Posted on: September 21, 2009 6:49 pm

The Breakdown - Tony Romo

Everyone familiar with the team that plays under God's ever-watchful eye knows what the predictions are. No matter the spin prognosticators may apply, which really has no variety or input outside of missing T.emporary O.bedience, it seems the Cowboys are resigned to a 3rd place finish in the NFC East. So long ago was the overbearing dominance of Larry Allen lining up next to Erik Williams, yet the annual sting of unfulfilled expectations still remains as sharp as an exponentially folded Hatori Hanzo sword. For this 2010 season i have compiled my personal outlooks and questions for the 'Boys in blue. Hopefully this will help cut through most of the mob theory predicated on a losing season.

Tony Romo- The swashbuckler of the bunch. Romo's style is a mix of, you guessed it, Favre and Steve Young. Tony's improvisational skill and penchant for the big play is what make his comparisons to Favre solid. The other factors, that certain media outlets refuse to identify, are his patience in the pocket, accuracy, and mobility. These facets of his game are the measurements equated with Young. 
     The beauty of Romo's play is that his style can fit any moment, but the gut-wrenching factor is that the same style can cause Tony to force the moment instead of reacting to it. This seaon he has vowed to cut down on turnovers, as evidenced by his preseason display of two hands on the football at all times, and to spread the ball without prejudice. These proclamations, if true, is Steve Young's calling card. Young could improvise if needed, but reacted to the defense and chose his spots accordingly. When Romo's play mirrors this philosophy he will be absolutely deadly. 

     The December swoon is not a Romo thing, it's an offensive line thing that will be addressed at a later time. The questions of leadership are the queries that are valid. When the 2nd string Qb took over for Bledsoe, a team was galvanized and a fan base fell in love. A few seasons later, that team couldn't be led to put up a fight against one of their most respected foes for a playoff spot. The pressure is on again, but that infectious smile that exudes confidence and belief is back also. If Romo can deliver a good sermon in the form of a relentless offensive attack, that messiah question will be answered too.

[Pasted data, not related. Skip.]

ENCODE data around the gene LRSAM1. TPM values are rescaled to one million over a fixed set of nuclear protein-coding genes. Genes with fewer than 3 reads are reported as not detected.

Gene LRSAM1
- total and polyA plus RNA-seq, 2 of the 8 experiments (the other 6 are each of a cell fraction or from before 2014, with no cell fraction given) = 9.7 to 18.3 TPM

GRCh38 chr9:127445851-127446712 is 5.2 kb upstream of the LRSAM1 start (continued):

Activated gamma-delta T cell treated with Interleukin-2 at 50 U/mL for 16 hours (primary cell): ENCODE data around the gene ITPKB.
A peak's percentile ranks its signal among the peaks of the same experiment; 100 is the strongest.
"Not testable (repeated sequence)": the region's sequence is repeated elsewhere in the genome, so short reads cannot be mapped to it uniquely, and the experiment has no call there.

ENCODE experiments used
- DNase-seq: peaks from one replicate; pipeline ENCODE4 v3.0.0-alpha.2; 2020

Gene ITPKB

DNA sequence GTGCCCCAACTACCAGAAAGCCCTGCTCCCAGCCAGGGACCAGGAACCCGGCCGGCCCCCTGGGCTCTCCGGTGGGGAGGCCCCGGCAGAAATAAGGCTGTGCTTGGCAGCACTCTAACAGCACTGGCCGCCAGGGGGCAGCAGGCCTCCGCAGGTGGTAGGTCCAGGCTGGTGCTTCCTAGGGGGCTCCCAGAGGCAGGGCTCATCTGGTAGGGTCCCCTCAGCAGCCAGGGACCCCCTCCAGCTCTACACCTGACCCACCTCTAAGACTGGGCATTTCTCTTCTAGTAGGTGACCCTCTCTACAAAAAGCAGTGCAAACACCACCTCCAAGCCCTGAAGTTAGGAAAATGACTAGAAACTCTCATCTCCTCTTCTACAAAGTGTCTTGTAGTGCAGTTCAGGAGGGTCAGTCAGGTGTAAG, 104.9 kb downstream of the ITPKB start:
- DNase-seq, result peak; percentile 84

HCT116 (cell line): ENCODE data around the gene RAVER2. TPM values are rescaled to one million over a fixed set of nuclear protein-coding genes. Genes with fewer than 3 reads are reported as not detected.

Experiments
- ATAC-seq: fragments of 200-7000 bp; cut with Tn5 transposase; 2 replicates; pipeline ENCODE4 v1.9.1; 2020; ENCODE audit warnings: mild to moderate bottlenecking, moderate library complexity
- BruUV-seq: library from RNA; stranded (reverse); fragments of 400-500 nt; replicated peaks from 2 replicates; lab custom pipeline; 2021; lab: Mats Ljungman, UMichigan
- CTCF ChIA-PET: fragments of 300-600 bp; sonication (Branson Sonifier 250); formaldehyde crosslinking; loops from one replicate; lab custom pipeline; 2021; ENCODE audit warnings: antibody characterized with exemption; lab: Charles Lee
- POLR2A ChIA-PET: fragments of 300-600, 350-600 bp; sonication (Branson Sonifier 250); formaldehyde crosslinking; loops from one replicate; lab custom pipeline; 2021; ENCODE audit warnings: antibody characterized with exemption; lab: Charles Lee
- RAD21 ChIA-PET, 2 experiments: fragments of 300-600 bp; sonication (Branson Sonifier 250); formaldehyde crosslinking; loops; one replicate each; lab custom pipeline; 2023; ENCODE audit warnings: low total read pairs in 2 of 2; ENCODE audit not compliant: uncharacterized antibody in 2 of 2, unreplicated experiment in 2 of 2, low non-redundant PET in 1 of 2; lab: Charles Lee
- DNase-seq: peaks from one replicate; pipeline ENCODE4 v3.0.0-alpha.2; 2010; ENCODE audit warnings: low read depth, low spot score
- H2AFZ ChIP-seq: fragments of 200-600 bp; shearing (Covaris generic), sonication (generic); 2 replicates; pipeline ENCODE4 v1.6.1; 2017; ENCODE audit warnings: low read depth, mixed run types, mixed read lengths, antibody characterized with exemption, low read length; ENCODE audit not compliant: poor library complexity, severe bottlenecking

Posted on: September 21, 2009 6:47 pm

A Simple Truth

     The Cowboys lost the game because they have yet to figure out how to seize the moment. Every chance the Cowboys had to get a 2-score margin in this game, they faltered. A tripping penalty, an interception, a pass interference call, etc. The Giants, as much as it hurts my soul to concede, have learned how to change momentum. They are a mentally tough team that won't beat themselves, but will readily beat on their opponents until the opposition wilts. If the Giants running game was working, there is no doubt that they would have ran it until Dallas figured out how to stop it. They would do that because they know how to build momentum and channel it by sticking with what is working. Dallas had a running game, but kept passing when the momentum on the ground was nigh overwhelming. The Cowboys didn't seize the moment, they didn't play smart football, and the momentum was never sustained. The Cowboys didn't give the game away, the Giants simply took it. The smart teams always take it.
     The crushing defeats over the last 2 years, even the loss to the Eagles, can be attributed to seizing the moment. Playoffs 2007 featured a dropped pass (potential backbreaker) by Crayton, an Eli Manning drive to close out the half, etc. The Steelers in 2008 featured costly interceptions that awarded the opponents points. The Ravens 2008... you get the point. Thus far the Cowboys have proven they can play with anyone, but haven't proven they have the resolve to stay with them. The talent is there, and the will is too for that matter. So the only question left is, "When's the point a team realizes they must be ready seize the moment".
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